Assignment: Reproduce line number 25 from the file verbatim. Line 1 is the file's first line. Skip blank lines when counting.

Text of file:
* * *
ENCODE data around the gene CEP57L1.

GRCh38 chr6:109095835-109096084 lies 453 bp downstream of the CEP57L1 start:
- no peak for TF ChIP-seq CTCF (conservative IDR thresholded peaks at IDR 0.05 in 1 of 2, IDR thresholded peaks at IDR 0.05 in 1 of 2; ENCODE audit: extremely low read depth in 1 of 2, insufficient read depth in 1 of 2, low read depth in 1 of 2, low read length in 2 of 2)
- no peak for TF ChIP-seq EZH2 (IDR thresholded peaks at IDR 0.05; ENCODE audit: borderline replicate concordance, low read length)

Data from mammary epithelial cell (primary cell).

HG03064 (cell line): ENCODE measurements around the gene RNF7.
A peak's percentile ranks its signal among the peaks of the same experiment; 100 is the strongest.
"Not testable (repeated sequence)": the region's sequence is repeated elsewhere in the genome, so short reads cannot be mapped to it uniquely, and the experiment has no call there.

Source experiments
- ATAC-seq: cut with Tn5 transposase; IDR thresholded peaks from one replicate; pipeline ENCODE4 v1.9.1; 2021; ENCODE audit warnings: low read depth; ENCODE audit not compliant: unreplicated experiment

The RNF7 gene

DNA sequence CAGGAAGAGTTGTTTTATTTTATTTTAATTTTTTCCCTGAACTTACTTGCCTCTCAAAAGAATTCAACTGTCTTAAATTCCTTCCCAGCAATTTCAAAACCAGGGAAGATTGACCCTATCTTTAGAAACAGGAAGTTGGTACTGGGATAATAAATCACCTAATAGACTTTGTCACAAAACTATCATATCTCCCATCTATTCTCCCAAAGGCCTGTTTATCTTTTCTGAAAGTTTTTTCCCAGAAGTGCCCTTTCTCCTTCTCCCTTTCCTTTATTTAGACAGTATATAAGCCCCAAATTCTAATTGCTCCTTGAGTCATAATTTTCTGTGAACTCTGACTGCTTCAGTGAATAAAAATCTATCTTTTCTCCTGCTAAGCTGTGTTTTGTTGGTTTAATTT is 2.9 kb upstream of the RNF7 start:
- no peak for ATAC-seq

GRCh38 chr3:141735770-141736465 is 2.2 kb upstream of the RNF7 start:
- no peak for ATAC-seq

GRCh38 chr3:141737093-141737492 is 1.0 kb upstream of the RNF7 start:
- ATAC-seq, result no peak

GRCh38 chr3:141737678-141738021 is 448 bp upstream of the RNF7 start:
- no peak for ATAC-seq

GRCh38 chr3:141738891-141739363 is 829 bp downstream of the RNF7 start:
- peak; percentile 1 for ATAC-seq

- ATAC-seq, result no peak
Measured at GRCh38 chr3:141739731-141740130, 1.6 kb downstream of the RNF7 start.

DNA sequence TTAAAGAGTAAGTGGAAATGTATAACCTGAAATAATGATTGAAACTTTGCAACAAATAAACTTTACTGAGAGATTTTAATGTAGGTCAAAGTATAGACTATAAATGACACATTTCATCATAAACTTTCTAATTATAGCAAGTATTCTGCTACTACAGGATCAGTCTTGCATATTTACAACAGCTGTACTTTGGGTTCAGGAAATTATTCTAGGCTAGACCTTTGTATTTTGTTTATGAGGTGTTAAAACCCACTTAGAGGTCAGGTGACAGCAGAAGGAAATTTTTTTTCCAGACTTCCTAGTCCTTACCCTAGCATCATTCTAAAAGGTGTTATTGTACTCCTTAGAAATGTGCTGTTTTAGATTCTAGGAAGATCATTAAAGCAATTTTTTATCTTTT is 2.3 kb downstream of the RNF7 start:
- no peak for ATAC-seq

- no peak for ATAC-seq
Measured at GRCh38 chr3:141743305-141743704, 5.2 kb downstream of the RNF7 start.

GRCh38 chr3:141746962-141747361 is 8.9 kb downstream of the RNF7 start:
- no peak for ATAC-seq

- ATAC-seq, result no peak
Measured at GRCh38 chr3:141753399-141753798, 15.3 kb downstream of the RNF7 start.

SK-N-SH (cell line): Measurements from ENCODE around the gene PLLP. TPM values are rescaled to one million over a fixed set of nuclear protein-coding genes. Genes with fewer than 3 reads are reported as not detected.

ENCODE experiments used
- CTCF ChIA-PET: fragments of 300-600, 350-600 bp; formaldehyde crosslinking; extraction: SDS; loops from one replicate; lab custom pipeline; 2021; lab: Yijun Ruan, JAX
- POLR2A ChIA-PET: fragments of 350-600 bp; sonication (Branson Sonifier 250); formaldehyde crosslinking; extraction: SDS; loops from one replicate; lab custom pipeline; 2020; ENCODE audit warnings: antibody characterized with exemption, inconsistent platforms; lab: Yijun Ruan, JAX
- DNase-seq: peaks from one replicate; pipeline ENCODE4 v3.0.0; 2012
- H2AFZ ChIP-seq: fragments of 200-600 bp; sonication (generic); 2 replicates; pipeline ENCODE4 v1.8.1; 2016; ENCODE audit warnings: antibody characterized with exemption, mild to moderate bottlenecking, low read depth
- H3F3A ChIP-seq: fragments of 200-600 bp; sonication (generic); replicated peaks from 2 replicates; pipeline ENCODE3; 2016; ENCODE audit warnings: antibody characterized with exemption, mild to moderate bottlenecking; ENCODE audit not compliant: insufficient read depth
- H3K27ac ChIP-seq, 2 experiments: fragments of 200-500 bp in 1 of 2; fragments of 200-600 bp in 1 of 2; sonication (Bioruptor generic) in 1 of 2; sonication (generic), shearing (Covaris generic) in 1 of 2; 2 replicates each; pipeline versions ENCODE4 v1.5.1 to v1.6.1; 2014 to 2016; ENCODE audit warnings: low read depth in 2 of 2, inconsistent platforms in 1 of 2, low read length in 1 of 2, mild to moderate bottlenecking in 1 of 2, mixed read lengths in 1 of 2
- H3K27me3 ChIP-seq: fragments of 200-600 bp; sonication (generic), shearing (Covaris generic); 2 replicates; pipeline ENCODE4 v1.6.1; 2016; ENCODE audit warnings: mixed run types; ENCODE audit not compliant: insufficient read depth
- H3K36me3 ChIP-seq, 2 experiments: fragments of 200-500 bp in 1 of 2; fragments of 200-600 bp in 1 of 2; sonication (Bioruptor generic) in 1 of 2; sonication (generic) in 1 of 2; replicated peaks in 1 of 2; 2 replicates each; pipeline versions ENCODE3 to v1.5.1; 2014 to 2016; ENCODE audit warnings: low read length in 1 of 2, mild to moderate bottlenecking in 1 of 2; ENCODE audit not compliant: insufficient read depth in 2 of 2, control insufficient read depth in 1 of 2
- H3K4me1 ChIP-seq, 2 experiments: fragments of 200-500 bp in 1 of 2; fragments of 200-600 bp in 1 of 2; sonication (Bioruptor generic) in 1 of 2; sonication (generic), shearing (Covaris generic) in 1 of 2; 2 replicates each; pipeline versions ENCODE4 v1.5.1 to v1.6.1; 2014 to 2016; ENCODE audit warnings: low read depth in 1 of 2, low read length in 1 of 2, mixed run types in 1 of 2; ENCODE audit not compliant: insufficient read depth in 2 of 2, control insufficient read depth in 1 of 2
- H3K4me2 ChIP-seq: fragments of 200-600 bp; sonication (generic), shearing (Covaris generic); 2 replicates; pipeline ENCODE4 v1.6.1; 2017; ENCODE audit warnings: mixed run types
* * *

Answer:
- no peak for ATAC-seq